Kyle Rodgers

 

The content of this post, unless expressly written, refers only to those procedures in the United States of America,

following the Federal Aviation Administration Regulations thereof.

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Second, the correct phraseology (or at least that listed in any phraseology guidebooks out there - the AIM doesn't specifically address it) for a descent request is "Washington Center, Cessna 49486 requests lower." Any real world controller you talk to would say the same.

...

[/soapbox]

I thought the proper phaseology was "Washington Center, Cessna 12345 requesting descent.". I thought "requests lower" was slang, kinda like if a controller tells me to climb and maintain fl200 i reply "up to FL200"

There is no such thing as "proper pilot phraseology" as ATC has. The AIM specifies nothing as on how you have to say something. All the pilot has to do is get his message across on what he wants to do. Request decent would fine and if somebody tells you otherwise they are over analyzing it.

VATSIM Supervisor

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should probably add this applies to US only somewhere.

 

its actually pretty standard for the pilots to call for their descents in many areas of the world. one way you will know of what you can expect, the controller may say "report ready for descent" or similar.

 

that probably has morphed into something on VATSIM where some pilots may continue doing that even when not in areas that do that, other pilots piggy backed on the habit and wammo

 

edit: make your sigi bigger!

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should probably add this applies to US only somewhere.

It's all over my signature

[EDIT: I guess I could make the text a little bigger...haha...but then it's no longer irritating "fine print"!]

 

I agree to the rest. I've seen pilots in the US saying "Line up and takeoff, runway 22" from time to time on UNICOM, as a carryover from the other side of the pond.

Kyle Rodgers

 

The content of this post, unless expressly written, refers only to those procedures in the United States of America,

following the Federal Aviation Administration Regulations thereof.

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Just to note, that while you don't hear it regularly real world, pilots do talk about their tops of descent. i.e. "We're going to be coming up on our TOD in 15 miles or so, request lower at your convenience." Hear it plenty of times. Normally, however, we descend pilots before they request it or before reaching their TOD (or issue pilot's discretion descent), so you actually rarely hear either, at least out here on the left coast.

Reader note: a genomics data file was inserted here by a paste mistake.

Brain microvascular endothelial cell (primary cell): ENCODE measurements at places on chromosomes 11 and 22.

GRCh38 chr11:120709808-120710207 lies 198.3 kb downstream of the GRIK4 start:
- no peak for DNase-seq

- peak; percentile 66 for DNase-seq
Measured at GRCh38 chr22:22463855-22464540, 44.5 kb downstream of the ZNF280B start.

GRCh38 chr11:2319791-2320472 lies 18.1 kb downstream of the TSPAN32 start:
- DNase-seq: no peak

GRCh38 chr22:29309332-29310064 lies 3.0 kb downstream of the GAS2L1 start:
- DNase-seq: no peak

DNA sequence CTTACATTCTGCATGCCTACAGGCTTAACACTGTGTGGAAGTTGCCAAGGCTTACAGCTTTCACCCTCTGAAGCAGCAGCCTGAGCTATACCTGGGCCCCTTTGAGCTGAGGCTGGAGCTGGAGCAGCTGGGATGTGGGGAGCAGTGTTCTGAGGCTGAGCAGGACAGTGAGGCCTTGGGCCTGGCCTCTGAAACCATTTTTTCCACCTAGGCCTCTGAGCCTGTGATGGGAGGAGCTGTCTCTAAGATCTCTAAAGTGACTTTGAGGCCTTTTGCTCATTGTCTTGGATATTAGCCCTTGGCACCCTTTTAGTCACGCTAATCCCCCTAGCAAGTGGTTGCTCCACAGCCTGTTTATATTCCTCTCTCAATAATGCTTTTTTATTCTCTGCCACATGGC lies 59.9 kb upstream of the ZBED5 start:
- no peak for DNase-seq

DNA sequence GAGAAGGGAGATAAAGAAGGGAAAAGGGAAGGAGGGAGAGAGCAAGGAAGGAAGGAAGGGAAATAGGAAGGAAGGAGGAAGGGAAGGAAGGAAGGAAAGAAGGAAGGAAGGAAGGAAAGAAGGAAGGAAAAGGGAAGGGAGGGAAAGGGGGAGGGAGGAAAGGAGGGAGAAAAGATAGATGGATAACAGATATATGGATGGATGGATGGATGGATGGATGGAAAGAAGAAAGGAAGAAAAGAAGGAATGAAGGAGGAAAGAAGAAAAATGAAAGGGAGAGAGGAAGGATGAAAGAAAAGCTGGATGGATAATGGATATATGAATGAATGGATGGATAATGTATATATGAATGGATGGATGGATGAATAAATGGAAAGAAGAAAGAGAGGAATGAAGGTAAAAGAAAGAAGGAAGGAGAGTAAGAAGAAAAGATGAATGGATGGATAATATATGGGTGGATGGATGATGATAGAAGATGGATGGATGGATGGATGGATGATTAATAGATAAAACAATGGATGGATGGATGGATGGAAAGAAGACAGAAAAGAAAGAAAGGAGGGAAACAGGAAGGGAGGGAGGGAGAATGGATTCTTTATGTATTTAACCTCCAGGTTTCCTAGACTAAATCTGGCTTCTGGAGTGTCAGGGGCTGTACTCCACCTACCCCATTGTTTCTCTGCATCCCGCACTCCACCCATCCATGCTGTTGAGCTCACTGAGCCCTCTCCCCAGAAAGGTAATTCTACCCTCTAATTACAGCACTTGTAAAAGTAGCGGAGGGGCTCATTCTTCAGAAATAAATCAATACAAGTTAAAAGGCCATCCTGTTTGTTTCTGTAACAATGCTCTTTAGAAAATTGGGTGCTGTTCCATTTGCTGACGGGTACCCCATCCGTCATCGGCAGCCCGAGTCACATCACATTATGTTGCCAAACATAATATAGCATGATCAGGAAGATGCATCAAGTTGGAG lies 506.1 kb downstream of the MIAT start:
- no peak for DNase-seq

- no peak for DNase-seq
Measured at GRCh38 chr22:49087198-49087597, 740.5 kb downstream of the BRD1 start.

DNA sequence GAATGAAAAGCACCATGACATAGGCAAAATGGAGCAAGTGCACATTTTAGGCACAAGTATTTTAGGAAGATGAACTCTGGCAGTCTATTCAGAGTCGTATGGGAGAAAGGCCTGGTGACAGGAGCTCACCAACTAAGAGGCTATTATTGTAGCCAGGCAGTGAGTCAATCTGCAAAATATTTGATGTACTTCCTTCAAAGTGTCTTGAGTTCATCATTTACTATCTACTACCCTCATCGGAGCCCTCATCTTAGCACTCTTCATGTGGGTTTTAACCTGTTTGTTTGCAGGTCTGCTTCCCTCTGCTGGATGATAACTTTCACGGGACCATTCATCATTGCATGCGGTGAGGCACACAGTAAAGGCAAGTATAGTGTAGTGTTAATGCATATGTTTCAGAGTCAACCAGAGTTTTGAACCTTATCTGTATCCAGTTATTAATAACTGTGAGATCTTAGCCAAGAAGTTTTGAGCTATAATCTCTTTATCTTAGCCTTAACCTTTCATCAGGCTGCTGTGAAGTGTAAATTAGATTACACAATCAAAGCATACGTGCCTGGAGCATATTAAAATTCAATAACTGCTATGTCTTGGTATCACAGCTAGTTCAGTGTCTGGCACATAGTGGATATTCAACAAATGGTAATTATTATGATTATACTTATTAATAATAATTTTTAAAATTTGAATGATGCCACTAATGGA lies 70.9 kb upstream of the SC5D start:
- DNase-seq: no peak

Bryan Wollenberg

ZLA!

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Those that ask, no matter what phraseology they use, is much better than those that just descend on their own without saying a word.

Fair enough, and very true. My point here is to just put the information out there for those who wish to take it.

Kyle Rodgers

 

The content of this post, unless expressly written, refers only to those procedures in the United States of America,

following the Federal Aviation Administration Regulations thereof.

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In the US we have left coast (west coast, CA OR WA), south coast (TX, LA, MS, FL) and right coast (east coast, FL to Maine).

 

Now Daniel, you know that is a "U.S. Navyism". The majority of people call it the West Coast, the East Coast, and the Gulf Coast.

 

I have this image of a group of Admirals standing around a chart table looking at the chart/map on the table and the poor guy standing up by Canada says "Wait, Left Coast is over there", (pointing at the Eastern Seaboard), the guy on the Eastern Seaboard side says no it's not, it's there (pointing at the Caribbean), while the guy over by LA is pointing at the Barent's Sea...

 

Go Air Force...

Randy Tyndall - KBOI

ZLA I-11/vACC Portugal P4

“A ship is always safe in the harbor. But that’s not why they build ships” --Michael Bevington ID 814931, Former VATSIM Board of Governors Vice President of Pilot Training

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In the US we have left coast (west coast, CA OR WA), south coast (TX, LA, MS, FL) and right coast (east coast, FL to Maine).

 

Now Daniel, you know that is a "U.S. Navyism". The majority of people call it the West Coast, the East Coast, and the Gulf Coast.